The Spurs' quiet rampage
February, 18, 2012
By Kevin Arnovitz
Andrew D. Bernstein/NBAE/Getty Images
In case you haven't noticed, the Spurs haven't lost a game since Jan. 29.
The least profitable death pool in history might be the one that aims to predict the demise of the San Antonio Spurs. It's been a decade-long exercise that accelerates with each injury to Manu Ginobili, every trade rumor that has Tony Parker being shipped off and every moment when Tim Duncan seems like he might finally succumb to the hands of time. Even those who appreciate the Spurs' longevity and don't care that a lot of fans find the team uninteresting whisper every fall that it might be time to blow the whole thing up, lest San Antonio risk descending into small-market purgatory with an aging core.
Then, while everyone is placing bets on their collapse and is distracted by the league's shiny new objects or sexy sideshows, the Spurs quietly get to work. As the rest of the world has been wrapped up in the Linsanity over the past two weeks, the Spurs have ripped off a 10-game winning streak out of plain view. As metaphors go, the contrast couldn't be more poetic. Lin breathed life into a team in a death spiral, whereas the Spurs never require any rescue missions. Their mode of consistency is every bit as certain as Lin's explosion was improbable. In a league dominated by spectacle, the Spurs toil in anonymity.
On Saturday afternoon, San Antonio notched that 10th consecutive victory with a 103-100 overtime win against the Los Angeles Clippers at Staples Center. The victory was bizarre, practically gifted to the Spurs when the Clippers botched an inbounds pass leading by three points with only 9.5 seconds remaining in regulation. The ball landed, serendipitously, in Gary Neal's hands. Neal squared up at the top of the circle, and sent the game into overtime with a 3-pointer.
Despite the strange circumstances, the win was, in many ways, a trademark Spurs performance -- workmanlike and predicated on systematic precision. When Tony Parker wasn't penetrating, he was buzzing around twin baseline screens to tip the balance of the Clippers' defense that was run ragged by the Spurs' ball movement. The Clippers have had success recently switching their big men onto ball handlers in the pick-and-roll, but the Spurs have made a living turning the tables on less experienced opponents. San Antonio sniffed out the Clippers' defensive game plan and made a mockery of it. Parker generated three scores in fewer than two minutes toying with backpedaling Clippers forwards.
The game's most pivotal possession came in overtime when, once again, the Clippers switched on a Parker-Duncan pick-and-roll. With Chris Paul now guarding Duncan on the left block, the Clippers sent a full platoon of help defenders to buffer their diminutive point guard. Duncan has been reading double- and triple-teams for an eternity from the post. All it took was a zippy baseline pass to Gary Neal in the weakside corner for a 3-pointer that put the Spurs up 101-98 with 25.4 seconds to play.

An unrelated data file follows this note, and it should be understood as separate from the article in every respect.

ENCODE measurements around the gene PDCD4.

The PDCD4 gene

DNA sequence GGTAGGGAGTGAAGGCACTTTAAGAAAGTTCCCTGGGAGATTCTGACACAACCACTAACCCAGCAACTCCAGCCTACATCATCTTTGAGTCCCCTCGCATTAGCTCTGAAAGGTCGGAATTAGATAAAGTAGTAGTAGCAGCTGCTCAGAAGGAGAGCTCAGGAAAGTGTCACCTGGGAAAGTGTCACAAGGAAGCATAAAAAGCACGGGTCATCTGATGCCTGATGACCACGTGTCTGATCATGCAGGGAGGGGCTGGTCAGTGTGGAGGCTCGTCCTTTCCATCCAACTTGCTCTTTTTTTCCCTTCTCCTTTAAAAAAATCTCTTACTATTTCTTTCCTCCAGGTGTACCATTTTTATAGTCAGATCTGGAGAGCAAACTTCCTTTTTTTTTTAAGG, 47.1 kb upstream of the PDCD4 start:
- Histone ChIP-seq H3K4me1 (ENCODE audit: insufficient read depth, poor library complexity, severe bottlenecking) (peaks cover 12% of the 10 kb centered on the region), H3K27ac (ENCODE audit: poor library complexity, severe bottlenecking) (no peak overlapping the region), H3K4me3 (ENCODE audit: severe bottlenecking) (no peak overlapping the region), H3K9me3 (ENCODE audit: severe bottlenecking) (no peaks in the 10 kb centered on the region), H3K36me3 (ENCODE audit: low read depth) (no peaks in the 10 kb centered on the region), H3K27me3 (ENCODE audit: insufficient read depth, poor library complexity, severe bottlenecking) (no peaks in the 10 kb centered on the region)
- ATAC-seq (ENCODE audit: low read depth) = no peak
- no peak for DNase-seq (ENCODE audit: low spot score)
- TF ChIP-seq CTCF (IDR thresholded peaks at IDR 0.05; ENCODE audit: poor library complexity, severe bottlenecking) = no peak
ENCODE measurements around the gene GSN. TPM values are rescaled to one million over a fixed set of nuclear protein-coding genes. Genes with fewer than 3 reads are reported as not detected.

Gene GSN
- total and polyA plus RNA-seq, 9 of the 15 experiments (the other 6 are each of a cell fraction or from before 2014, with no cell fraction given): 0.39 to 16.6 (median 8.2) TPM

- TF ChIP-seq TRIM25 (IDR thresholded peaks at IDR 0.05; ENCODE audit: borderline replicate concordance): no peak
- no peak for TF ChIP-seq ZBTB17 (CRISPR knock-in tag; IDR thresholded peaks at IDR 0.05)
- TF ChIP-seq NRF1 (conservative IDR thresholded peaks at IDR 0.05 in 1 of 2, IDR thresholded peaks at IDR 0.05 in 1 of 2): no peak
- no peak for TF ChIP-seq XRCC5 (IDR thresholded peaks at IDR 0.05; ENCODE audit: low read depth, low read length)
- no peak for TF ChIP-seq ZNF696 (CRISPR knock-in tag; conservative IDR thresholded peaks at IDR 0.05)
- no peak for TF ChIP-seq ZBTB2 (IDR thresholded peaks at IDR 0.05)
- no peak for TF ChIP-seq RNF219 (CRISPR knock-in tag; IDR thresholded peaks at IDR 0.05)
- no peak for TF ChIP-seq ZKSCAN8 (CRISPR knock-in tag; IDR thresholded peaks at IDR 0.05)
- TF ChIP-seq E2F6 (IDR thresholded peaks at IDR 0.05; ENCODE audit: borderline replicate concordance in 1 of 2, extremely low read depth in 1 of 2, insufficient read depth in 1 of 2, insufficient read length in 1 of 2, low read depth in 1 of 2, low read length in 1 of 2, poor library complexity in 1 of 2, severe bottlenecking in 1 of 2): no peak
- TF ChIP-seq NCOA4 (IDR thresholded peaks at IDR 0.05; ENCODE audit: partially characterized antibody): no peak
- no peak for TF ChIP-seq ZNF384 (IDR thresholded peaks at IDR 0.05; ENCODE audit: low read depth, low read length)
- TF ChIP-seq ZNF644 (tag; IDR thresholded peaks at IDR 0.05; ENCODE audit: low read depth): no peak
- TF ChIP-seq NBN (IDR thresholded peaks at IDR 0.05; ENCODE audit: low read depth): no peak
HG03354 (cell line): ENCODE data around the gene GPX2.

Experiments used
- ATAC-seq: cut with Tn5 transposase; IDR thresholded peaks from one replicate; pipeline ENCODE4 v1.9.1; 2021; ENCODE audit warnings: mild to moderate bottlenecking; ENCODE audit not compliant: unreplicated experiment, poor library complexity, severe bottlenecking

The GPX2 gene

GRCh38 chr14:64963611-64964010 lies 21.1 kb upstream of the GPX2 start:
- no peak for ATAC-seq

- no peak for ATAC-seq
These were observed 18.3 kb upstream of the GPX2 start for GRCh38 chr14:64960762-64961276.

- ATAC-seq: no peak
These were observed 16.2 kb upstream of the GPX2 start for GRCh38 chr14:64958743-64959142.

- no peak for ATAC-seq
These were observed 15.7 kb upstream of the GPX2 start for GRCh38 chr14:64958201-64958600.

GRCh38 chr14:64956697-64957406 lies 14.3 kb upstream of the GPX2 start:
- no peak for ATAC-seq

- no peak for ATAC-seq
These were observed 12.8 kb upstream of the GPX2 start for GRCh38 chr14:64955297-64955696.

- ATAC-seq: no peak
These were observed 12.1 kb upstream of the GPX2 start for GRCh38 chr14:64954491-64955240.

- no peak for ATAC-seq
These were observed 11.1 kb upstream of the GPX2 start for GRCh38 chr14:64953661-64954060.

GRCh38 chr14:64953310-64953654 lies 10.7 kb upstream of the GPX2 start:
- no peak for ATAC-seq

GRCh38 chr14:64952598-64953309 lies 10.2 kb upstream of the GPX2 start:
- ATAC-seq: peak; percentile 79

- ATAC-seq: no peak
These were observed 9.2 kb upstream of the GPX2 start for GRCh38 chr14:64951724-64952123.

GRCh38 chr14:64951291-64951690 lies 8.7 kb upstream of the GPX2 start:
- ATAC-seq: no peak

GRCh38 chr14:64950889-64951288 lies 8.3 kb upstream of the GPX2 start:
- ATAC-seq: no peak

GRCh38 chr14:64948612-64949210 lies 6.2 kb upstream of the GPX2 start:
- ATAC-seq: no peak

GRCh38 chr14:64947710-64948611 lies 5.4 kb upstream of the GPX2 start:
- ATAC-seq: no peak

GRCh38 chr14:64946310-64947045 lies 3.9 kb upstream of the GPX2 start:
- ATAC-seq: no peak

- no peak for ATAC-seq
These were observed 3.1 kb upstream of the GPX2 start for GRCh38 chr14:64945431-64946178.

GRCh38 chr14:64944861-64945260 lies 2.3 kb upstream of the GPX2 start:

San Antonio has been prospering on its core competence for nearly a generation, but rarely receives anything but a groan from rabid NBA fans outside central Texas. Stylists bemoan the Spurs' adherence to fundamentals as boring and a betrayal of the league's new era of supreme athleticism. The Spurs foiled the Suns squad that was everyone's second-favorite team during the Seven Seconds or Less regime, denying the basketball world a new championship paradigm, and have never been forgiven.
The Spurs' critics loathe that Duncan has stubbornly clung to a monastic public persona. His on-court success is rarely punctuated with an expression of any sort, and the only time he gets excited is when the NBA offices decree that he must go business casual with a sportcoat when sidelined. Ginobili was booed during introductions on Saturday in Los Angeles, presumably for his flopping. Parker is a point guard every bit as dynamic as the league's supernovas, but is rarely claimed by the cool kids. Then there's Popovich, who openly flouts the league's rugged schedule each season by resting his stars at will, denying the ticket-paying public the as-advertised product.
All the while, the Spurs chug ahead, staving off mortality. In a league where coaches operate in fear, a meticulous Popovich wins games choreographing sets that rely on execution rather than one-on-one play. The front office plucks an all-world backcourt of Parker and Ginobili in the NBA draft with the 28th and 57th picks respectively. Lesser players become greater ones by subscribing to a system built on leveraging the strengths of those who have few. Coaches around the league have appropriated Popovich's greatest hits. Watch Philadelphia and others run the "Motion Weak" set, which the Spurs rode to their most recent titles. See team after team run a wedge play fashioned by the Spurs for Duncan to free up their own power forwards. Imitation might be the most sincere form of flattery, but few teams can approximate the Spurs' sturdiness.
On Sunday, the NBA will be enraptured by Jeremy Lin and the Knicks as they host Dallas at America's basketball cathedral. More than 1,500 miles away at the AT&T Center, the San Antonio Stock Show and Rodeo will feature a Donkey & Mule Show as the Spurs soldier on to Salt Lake City, where they'll continue their nine-game road trip in obscurity -- respected by many, but unloved by most.